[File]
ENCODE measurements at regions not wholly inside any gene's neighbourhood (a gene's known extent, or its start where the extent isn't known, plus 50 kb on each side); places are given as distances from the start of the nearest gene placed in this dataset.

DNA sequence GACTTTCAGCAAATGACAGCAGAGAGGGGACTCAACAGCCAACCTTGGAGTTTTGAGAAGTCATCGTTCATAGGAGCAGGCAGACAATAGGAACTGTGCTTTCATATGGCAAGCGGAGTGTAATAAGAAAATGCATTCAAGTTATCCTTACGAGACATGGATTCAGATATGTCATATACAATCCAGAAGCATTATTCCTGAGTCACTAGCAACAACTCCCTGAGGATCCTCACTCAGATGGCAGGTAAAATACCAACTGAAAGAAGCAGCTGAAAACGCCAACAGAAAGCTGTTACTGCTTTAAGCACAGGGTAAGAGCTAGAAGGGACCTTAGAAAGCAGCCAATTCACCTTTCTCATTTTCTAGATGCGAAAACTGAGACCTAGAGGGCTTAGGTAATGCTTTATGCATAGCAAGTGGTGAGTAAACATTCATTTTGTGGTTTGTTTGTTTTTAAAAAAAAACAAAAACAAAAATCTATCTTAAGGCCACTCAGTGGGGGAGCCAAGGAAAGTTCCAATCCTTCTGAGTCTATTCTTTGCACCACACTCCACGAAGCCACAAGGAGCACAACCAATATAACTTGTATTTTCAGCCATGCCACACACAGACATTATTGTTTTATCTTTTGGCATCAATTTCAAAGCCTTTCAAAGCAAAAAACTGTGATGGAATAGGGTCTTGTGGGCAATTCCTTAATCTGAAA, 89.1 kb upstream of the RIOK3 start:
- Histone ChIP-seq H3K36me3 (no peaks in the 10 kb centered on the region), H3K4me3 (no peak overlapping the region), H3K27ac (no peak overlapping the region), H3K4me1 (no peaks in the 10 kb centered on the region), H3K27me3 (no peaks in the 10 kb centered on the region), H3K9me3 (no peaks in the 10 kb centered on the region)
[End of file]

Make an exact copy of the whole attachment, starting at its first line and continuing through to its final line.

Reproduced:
ENCODE measurements at regions not wholly inside any gene's neighbourhood (a gene's known extent, or its start where the extent isn't known, plus 50 kb on each side); places are given as distances from the start of the nearest gene placed in this dataset.

DNA sequence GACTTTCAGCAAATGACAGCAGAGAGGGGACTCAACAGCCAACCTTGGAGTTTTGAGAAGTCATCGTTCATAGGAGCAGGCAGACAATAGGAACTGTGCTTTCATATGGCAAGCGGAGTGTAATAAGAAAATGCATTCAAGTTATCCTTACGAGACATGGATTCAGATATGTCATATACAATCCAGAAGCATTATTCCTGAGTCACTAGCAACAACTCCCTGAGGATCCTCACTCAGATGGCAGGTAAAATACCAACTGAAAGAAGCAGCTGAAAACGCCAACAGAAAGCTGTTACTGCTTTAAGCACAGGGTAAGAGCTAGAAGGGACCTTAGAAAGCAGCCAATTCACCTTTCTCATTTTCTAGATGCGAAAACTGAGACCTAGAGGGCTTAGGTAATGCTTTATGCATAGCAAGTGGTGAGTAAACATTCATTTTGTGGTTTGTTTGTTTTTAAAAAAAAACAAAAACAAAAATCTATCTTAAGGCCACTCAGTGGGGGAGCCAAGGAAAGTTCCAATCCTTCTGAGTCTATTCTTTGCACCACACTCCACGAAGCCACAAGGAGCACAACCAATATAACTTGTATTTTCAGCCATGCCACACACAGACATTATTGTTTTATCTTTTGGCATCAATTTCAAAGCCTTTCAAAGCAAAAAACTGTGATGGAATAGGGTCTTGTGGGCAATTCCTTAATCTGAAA, 89.1 kb upstream of the RIOK3 start:
- Histone ChIP-seq H3K36me3 (no peaks in the 10 kb centered on the region), H3K4me3 (no peak overlapping the region), H3K27ac (no peak overlapping the region), H3K4me1 (no peaks in the 10 kb centered on the region), H3K27me3 (no peaks in the 10 kb centered on the region), H3K9me3 (no peaks in the 10 kb centered on the region)